Deep Listening Happens at The Control Voltage Faire, Participant, Sharenyc

Rose Kallal, 16mm projections; image courtesy of Participant, Inc.

Rose Kallal, 16mm projections; image courtesy of Participant, Inc.

A lot has happened since we weighed in with the ‘Synth Geek’ just a couple weeks ago. Tons of geeks converged on The Control Voltage Faire at the South Street Seaport (as we promised) and we were among the converted. Upshot: this is an amazing subculture, in which everyone listens deeply, attentively, and (seemingly) without harsh judgement. People will stand around and be ready to take in whatever you throw down.

Loud Objects at work; image courtesy of Andrew Reitsman

Loud Objects consisted of a trio who, with solders and exposed wires in hand, created unfiltered sound that had lots of people in the room either fitting earplugs or hunched over in contorted shapes — in a good way. This was noise generated on-site in real time, namely, by hooking microchips up into circuits that increased in complexity as the performance went on. An old-school overhead projector allowed you to see the shadows cast by the basic elements themselves, and (if you could still concentrate amidst the Absolute Din) the abstract shapes that resulted were pretty compelling.

Mark Verbos’ instrumentation at Control Voltage Faire; image courtesy of S. Schmerler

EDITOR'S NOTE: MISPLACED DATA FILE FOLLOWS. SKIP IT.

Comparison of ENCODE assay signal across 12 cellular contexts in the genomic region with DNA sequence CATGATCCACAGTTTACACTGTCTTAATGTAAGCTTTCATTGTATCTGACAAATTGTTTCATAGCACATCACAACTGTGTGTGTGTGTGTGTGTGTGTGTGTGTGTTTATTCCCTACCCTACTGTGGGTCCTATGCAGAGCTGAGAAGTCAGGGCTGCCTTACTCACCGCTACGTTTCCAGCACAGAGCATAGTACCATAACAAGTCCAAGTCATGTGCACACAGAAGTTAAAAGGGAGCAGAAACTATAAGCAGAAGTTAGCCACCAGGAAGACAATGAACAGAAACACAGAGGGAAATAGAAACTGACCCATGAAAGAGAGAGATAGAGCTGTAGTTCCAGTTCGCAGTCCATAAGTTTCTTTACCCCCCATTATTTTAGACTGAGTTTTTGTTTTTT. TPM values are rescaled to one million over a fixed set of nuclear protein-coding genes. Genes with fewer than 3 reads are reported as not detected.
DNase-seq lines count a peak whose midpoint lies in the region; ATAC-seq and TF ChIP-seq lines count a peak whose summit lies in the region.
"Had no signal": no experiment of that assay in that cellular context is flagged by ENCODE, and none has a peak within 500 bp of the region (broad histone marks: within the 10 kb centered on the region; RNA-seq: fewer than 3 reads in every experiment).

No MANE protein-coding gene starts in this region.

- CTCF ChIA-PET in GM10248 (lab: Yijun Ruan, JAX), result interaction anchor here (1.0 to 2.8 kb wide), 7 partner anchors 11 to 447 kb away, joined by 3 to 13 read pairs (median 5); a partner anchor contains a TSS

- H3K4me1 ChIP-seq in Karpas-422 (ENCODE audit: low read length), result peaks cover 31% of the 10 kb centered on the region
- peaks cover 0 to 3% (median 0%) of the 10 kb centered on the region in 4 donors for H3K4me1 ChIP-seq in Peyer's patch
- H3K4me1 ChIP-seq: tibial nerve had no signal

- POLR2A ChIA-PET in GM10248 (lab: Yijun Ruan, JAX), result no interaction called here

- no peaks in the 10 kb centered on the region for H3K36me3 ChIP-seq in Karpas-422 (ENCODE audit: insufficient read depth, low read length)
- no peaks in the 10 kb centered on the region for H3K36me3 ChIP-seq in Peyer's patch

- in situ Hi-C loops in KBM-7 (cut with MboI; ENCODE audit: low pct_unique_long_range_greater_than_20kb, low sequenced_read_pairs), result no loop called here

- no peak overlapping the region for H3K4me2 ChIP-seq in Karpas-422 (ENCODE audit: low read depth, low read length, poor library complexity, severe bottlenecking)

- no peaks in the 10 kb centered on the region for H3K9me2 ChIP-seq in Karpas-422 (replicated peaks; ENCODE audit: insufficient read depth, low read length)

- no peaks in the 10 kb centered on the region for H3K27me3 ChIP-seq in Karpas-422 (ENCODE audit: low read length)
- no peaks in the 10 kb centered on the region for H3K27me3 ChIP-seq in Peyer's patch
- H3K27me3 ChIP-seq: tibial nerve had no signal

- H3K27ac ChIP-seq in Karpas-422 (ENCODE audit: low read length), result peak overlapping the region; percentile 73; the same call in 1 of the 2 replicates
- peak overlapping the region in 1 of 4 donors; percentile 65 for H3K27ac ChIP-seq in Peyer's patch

Apologies are in order, in that we didn’t catch every single act; that said, without question, our favorite artist was Mark Verbos, who, among other things, is an afficionado and repairer of the Buchla electronic music box — a role he understatedly describes as a ‘very specific obsession.’

Obsession = Good in this genre, and Verbos’ choices of (sorry, nomenclature-lack alert) what needed to happen where and for how long were spot on.

At the end of the eve, Xeno and Oaklander rocked.

Earlier in the week, we caught Robert A. A. (Lichens) Lowe (whom we also featured in the synth article) at Participant, Inc — a venue most people associate with visual art. The walls were blank; the room dark; and Lowe set to work collaborating with an artist named Rose Kallal live while her 4-channel video played on 16mm projectors. It was a much more ‘harmonic’ affair than the previous entries here — though the visuals read as somewhat static in the midst of all the amazing looping sound.

One added venue we ought to mention isn’t so much a venue as an opportunity to participate — it’s open to any artists working with sound, and (in the right context) visuals.
It’s called ‘Share’ and you can find it online at http://share.dj/ or on Facebook at sharenyc. Right now, the weekly meetups are located in Gowanus.

Artist-Graphic Designer Paulius Nosokas featured in animated projects at ‘Sharenyc’; image courtesy of S. Schmerler

When we say ‘open’ we mean it: we participated, no prob. Pictured above are visuals that this reporter threw up on the wall and ceiling — even though she only just arrived with a laptop and an idea. ‘Share’ (read: Keiko Uenishi and Geoff Matters, the event’s organizers) are most accomodating. No one judges harshly at ‘Share’; everyone listens respectfully — no matter how bold or how subtle your efforts.

It’s like Utopia — only louder.

Participant, Inc’s show, “Start Begin Feel Again” by Rose Kallal, remains open until July 22.

“Loud Objects” is actually a collaboration between Kunal Gupta, Tristan Perich, and Katie Shima, and you can see what’s on their sonic horizon at www.loudobjects.com.

Sarah Schmerler’s wall projections at ‘share’ combine two videos by Berlin-based artist Paulius Nosokas: one is called “Cardboard Frame”; the other is looping footage from the artist’s series of animated geometries called “Random:Motion.”